By Youssef Kanjou
In 2016, I was able to visit Idrimi, the King of Aleppo in his last exile in the British Museum to know him better and read his famous story. He himself wrote it on his statue and it begins with his family which ruled the city of Aleppo around 1500 BC. His father had a conflict due to a revolt in the city. Therefore, Idrimi and his six brothers had to flee to the city of Emar on the Euphrates east of Aleppo. This city was ruled by his uncles. But Idrimi was not treated as a ruler in Emar and he was not allowed to be as politically or militarily active as he wanted.
He therefore decided to apply for political asylum with a group of his followers and other Aleppo refugees in another city in the south of the country of Canaan, as it is written on the right arm of the statue. In this city, he was recognized as a leader. From here, he planned to return to his city of Aleppo.
King Idrimi made sacrifices to the gods. He released pigeons in the sky and watched their flight direction as a kind of prediction of the future. He also sacrificed sheep, took their livers and looked at their shapes to imagine what the gods would say about the idea of returning to Aleppo. This ritual was for six years, and he always read from the oracles that Teschup, the storm god and at the same time the main deity of Aleppo, did not give him permission to return. However, in the seventh year he received a positive answer from the gods and their support.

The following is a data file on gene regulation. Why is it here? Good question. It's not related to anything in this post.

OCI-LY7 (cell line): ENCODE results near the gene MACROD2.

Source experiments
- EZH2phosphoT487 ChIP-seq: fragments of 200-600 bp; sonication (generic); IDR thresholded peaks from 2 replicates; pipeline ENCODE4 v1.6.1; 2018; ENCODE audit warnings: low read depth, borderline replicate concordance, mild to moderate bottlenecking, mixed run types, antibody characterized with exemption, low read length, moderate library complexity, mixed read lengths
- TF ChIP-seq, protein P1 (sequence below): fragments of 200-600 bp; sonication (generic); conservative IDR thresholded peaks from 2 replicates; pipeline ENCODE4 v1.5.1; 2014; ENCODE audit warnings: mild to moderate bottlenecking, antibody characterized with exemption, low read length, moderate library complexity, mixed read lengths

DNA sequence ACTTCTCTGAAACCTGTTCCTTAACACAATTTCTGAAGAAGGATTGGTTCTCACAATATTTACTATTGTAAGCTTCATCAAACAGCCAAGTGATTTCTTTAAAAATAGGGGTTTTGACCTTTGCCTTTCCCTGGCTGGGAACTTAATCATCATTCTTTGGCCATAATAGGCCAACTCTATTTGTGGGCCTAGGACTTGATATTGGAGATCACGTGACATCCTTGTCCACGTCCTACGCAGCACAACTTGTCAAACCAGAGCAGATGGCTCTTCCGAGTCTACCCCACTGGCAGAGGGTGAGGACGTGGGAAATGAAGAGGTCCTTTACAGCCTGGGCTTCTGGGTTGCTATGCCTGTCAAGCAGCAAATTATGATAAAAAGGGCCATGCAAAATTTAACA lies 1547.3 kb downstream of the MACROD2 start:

Idrimi formed a military group from the refugees to return to power. He sailed along the Syrian coast and occupied the city of Alalakh northwest of Aleppo, which was considered an important city at that time but belonged to Aleppo. Idrimi became their king for 30 years, annexed Aleppo and began to fight the Hittite Empire, which was trying to expand. He also occupied several cities in southern Turkey and built great temples and palaces.
In the big temple, he erected a statue of himself and had his autobiography written in cuneiform on the front of the statue. It extends in 104 lines from the head to the feet of the statue. It is the first time in the history of the ancient Orient that a king has written his political autobiography in a completely different way than usual. The kings of that time only recorded their war victories on their statues.
At the bottom of the statue, there is an interesting inscription: “Anyone who tries to destroy the statue or erase the cuneiform writing will be cursed by me and the gods.” Even more unusual is an inscription on the king’s face. There, like in a speech of a modern comic strip, from ear to mouth, is a kind of blessing: “Whoever reads the text on the statue and experiences the life of Idrimi will receive a blessing from me and be blessed forever.”
Actually, Idrimi had to go into exile twice from his homeland: the first time when he was driven from Aleppo to Emar. The second time was when his statue came from his temple in Alalakh to the British Museum in London in 1939, after it was discovered by a British excavation. No one knows when the statue of King Idrimi will return to his homeland.
The fate of the king is very similar to that of most Syrian Refugees today: they cannot return home at the moment and nobody knows exactly when they can return, not even they themselves.
Idrimi’s statue on YouTube:
Foto: tünews INTERNATIONAL; Mohamad Maqdad, 26.07.2020
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